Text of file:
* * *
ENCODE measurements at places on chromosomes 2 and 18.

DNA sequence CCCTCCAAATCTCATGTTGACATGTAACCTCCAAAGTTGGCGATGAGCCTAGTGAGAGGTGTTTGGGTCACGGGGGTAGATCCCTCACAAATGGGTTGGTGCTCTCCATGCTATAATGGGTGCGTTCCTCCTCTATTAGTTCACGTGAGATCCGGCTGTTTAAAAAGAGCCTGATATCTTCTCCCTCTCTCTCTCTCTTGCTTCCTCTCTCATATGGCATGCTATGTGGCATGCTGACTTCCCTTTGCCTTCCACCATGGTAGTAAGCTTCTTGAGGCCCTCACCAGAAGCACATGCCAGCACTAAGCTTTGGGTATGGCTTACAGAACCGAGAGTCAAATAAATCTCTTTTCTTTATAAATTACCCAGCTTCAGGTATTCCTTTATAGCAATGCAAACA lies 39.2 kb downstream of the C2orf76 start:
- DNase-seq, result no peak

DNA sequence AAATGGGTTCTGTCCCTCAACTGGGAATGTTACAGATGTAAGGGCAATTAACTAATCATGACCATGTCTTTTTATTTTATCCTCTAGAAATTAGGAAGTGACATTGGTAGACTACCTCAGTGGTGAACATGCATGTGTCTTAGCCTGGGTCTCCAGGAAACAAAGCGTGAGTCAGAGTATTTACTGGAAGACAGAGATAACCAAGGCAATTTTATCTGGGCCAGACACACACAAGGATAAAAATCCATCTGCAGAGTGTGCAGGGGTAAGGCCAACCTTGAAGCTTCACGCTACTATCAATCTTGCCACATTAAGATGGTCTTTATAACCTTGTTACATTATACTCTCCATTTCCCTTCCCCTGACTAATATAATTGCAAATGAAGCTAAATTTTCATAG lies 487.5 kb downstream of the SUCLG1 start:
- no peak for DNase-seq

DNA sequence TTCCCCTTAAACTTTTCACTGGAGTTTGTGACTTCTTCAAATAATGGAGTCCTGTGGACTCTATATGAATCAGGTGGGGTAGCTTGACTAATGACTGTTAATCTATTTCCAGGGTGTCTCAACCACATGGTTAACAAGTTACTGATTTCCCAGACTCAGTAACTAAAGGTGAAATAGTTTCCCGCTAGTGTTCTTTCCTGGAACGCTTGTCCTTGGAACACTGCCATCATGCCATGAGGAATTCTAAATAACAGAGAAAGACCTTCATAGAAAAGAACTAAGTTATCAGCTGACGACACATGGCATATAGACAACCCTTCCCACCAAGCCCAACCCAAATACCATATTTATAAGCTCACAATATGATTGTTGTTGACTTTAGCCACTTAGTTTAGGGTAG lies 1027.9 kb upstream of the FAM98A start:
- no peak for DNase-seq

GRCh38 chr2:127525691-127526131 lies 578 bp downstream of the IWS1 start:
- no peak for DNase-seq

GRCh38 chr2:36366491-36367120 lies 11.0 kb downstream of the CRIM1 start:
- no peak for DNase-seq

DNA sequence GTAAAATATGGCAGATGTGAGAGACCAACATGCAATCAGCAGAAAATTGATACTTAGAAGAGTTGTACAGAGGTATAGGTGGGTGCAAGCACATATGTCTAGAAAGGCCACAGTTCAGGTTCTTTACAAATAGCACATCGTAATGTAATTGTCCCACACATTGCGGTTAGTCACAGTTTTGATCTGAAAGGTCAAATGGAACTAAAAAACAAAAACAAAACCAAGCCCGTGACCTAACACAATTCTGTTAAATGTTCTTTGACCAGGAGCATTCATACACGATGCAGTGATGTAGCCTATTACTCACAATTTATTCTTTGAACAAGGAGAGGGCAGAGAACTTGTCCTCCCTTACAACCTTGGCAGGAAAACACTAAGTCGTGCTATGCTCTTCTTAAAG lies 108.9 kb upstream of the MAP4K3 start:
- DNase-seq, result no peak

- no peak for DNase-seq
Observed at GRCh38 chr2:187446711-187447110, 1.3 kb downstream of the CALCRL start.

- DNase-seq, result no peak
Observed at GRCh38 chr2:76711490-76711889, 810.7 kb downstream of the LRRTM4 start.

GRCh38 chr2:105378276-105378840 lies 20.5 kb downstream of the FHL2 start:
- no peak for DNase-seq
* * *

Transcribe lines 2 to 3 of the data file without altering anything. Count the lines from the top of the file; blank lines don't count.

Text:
DNA sequence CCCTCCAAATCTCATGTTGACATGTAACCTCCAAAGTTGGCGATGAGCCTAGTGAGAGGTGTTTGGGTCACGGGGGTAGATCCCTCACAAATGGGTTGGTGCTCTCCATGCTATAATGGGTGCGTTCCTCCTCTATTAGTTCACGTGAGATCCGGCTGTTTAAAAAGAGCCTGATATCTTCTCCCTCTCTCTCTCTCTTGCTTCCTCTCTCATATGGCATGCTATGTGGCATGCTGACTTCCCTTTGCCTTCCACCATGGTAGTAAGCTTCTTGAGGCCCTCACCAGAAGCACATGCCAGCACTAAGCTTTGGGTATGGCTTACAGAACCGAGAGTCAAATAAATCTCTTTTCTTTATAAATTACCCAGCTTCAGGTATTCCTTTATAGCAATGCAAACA lies 39.2 kb downstream of the C2orf76 start:
- DNase-seq, result no peak